This deployment was a proof of concept, allowing us to collect initial data from a small number of nodes while addressing the problems associated with data collection, time synchronization, packaging, and signal validation. Over the next six months we plan to design a much larger infrasonic array, on the order of 20 to 50 nodes, for deployment on Tungurahua or elsewhere. The volcanologists who partnered with us on this initial deployment are very excited about the capabilities such a large, spatially-seperated array would provide. Using more nodes increases the aperture of the microphone 'antenna', facilitating much more advanced analysis of collected data.
Such a large deployment also introduces challenges common to the field of sensor network research. Once fifty nodes are in place bandwidth limitations make it infeasible to sample continuously, power limitations make it necessary to do intelligent duty cycling, and logistical limitations require sophisticated hardware and software solutions for retasking the array. Therefore we expect that our next deployment will introduce a triggering model to conserve bandwidth, intelligent hardware and software support for long-term lower-power operation, and remote-reprogramming and macroprogramming concepts to allow intelligent retasking. We view this project as an exciting opportunity to take ideas and solutions developed for the sensor networking community and test their mettle outside of the artifical labratory environments in which they were created. For as we were constantly reminded by this small, simple, short deployment: it's a long way from the lab to the field.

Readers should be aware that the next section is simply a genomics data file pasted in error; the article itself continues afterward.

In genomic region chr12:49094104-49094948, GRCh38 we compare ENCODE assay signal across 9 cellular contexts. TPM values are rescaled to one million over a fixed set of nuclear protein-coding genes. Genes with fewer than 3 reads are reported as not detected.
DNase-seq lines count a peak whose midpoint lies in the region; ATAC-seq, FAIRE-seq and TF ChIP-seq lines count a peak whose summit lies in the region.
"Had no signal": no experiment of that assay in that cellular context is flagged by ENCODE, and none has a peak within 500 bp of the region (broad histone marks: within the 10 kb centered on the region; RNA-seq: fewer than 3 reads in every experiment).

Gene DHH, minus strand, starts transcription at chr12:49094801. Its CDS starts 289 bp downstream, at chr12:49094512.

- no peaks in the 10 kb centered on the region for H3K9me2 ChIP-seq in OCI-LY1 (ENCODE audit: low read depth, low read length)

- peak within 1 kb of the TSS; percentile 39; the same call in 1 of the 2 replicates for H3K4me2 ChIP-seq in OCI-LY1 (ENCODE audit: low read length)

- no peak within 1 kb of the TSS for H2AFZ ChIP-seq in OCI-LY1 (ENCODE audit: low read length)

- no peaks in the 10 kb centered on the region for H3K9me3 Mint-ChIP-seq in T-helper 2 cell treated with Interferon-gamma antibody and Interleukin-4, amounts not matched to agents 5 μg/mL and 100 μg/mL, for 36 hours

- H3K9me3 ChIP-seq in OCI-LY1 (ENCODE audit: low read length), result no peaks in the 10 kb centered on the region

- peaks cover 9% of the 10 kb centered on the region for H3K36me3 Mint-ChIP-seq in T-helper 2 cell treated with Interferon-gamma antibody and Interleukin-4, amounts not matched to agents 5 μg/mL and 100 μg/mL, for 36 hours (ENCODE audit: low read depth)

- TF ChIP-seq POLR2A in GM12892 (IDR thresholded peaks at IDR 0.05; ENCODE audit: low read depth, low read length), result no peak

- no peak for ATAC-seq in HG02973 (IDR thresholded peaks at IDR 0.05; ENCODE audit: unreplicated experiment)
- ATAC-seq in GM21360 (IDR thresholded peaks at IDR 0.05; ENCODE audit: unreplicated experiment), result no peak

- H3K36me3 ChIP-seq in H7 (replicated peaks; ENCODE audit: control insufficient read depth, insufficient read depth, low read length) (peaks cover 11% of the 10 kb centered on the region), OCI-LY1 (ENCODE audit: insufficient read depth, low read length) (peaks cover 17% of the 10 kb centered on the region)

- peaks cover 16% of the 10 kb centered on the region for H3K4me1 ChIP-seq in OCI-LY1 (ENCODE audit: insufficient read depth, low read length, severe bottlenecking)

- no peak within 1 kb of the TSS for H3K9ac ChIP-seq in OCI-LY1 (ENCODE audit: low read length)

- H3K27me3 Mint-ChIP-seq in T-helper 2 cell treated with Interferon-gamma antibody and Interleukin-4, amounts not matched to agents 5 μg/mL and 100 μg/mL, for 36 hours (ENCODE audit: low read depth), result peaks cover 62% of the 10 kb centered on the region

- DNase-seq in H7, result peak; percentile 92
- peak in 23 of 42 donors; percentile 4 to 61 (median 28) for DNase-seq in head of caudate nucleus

Professor Welsh put together some slides from a short trip report to Tungurahua, containing more information and pictures. These slides were first given to a meeting of the Harvard Motes group on July 26th, 2004.
Galleries of pictures taken by Professor Welsh and Geoffrey Werner-Allen are available on Geoff's website. Geoff's photos are here and Matt's are here.
For more information on this project, please contact either Geoffrey Werner-Allen (werner AT eecs) or Professor Matt Welsh (email, phone: 617-495-3311).